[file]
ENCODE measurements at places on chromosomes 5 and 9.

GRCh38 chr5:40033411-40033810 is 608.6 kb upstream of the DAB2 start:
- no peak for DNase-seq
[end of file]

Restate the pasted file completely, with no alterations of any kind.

ENCODE measurements at places on chromosomes 5 and 9.

GRCh38 chr5:40033411-40033810 is 608.6 kb upstream of the DAB2 start:
- no peak for DNase-seq